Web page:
The question basically is how $300 - 61 \cdot 425 \bmod 880$ can turn into the value $775$, while a calculator returns a different value, likely $-105$. The difference is that sometimes a remainder is taken to have a value in the range $(-N, N)$ rather than $[0, N)$.
$300 - 61 \cdot 425 = -25625$. So you can say that we're trying to find a value $x \cdot 880 + y = -25625$. Now is can be $-29 \cdot 880 - 105 = -25625$ to find a value within $(-N, N)$, similar to finding $29 \cdot 880 + 105 = 25625$. $-105$ is then commonly called "the remainder"; it's what you would get if you would perform simple tail division yourself.
However, for cryptographic operations we generally try and perform operations in a group of order $N$ instead, with $N$ possible values in the range $[0, N)$. so in that case we can take $-30 \cdot 880 + 775 = -25625$, and the result will be $775$, exactly $880$ more than $-105$ in other words. This is commonly called taking the modulus, although this value can also be called a remainder.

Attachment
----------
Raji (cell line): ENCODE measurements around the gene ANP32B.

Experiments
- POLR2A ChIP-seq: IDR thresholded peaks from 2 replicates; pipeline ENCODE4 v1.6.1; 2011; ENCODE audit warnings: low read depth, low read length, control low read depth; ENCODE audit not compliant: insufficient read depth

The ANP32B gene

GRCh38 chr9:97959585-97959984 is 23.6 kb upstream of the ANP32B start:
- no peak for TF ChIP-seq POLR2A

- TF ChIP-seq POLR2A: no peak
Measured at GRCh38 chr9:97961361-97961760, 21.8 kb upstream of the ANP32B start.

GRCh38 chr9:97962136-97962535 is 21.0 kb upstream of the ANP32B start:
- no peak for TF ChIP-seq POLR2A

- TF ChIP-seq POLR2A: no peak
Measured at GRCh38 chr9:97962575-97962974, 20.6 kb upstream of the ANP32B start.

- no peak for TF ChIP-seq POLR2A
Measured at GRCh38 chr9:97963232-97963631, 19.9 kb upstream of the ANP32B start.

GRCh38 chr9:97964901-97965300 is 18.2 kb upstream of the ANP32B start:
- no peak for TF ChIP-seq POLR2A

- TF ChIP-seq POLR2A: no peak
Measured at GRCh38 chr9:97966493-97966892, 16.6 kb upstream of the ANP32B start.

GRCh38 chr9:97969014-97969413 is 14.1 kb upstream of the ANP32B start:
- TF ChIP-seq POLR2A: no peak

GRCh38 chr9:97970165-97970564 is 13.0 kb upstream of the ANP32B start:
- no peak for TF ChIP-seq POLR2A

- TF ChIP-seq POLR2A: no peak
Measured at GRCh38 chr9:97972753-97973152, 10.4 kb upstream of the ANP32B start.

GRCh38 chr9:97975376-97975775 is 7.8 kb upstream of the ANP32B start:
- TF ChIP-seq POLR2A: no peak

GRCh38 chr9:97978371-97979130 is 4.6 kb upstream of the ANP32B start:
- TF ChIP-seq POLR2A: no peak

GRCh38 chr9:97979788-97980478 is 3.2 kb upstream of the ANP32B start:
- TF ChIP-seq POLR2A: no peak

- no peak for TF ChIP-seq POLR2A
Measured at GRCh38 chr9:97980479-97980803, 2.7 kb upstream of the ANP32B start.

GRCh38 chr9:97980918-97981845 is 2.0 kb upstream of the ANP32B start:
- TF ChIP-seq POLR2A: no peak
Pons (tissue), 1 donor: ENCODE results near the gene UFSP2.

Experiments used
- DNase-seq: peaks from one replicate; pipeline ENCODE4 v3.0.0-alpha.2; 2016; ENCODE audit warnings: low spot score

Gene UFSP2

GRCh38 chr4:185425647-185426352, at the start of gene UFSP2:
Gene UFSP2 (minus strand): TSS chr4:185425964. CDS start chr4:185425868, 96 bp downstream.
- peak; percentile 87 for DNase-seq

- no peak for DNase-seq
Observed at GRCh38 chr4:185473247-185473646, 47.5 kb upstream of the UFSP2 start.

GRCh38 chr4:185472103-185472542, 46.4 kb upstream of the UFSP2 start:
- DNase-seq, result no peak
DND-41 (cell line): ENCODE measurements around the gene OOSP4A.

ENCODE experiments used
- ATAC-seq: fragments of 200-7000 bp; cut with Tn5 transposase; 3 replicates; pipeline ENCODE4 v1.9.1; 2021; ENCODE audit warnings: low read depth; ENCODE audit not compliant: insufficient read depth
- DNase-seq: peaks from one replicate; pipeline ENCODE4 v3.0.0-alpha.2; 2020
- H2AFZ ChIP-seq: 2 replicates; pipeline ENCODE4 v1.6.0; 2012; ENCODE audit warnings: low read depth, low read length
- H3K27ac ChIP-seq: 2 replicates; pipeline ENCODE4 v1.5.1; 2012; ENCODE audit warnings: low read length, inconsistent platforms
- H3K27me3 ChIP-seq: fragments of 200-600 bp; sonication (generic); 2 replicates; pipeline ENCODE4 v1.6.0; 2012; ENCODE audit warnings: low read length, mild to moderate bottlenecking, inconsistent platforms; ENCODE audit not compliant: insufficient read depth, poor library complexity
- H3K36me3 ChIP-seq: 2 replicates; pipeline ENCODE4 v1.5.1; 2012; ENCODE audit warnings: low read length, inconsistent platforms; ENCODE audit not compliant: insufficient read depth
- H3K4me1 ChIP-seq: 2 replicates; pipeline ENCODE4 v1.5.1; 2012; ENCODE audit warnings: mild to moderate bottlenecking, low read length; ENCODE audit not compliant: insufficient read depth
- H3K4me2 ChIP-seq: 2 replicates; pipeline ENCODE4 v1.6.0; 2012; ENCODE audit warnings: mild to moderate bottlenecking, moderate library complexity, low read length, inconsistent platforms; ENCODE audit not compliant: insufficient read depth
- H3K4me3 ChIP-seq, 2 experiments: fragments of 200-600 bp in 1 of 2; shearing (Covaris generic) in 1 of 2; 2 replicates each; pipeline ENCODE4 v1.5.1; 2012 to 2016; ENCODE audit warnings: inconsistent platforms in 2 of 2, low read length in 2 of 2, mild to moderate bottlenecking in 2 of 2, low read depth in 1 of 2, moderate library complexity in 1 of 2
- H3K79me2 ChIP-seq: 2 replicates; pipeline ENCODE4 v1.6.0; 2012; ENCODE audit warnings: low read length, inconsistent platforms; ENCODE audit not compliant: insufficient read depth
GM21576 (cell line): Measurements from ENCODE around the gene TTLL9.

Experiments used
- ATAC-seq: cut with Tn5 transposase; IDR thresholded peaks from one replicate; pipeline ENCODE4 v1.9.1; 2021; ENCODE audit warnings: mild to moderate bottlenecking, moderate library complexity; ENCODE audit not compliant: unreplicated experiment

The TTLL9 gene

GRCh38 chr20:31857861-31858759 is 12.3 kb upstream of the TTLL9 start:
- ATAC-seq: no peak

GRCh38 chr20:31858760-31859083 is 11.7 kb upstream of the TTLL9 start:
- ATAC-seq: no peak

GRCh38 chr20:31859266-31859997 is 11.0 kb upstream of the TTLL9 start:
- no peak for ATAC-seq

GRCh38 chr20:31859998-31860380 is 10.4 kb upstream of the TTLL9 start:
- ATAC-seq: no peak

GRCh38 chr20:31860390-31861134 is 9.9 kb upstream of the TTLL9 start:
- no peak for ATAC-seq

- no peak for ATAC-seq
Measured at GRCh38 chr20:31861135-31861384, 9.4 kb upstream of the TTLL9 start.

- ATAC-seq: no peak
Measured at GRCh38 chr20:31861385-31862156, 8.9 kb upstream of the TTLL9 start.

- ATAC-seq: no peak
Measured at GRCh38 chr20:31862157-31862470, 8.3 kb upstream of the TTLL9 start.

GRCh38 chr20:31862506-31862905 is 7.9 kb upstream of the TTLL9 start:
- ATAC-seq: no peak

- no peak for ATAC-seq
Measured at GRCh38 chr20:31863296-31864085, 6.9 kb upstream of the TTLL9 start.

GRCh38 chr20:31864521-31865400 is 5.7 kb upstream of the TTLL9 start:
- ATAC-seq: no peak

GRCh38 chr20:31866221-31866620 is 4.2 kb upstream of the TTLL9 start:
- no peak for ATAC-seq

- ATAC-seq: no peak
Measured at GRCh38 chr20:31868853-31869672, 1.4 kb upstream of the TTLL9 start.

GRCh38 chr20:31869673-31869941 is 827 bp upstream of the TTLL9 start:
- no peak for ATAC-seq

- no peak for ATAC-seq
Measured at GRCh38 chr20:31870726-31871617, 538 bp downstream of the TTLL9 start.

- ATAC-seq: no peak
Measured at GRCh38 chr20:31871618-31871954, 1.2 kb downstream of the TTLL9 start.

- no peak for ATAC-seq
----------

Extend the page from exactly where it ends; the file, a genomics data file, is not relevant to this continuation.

So to find the right value within your calculator you can simply add $N = 880$ if the result is negative. A little trick in programming languages is to perform
((X % N) + N) % N, so that an
if statement can be avoided. Note though that the
+ N may cause an overflow for large values of $N$.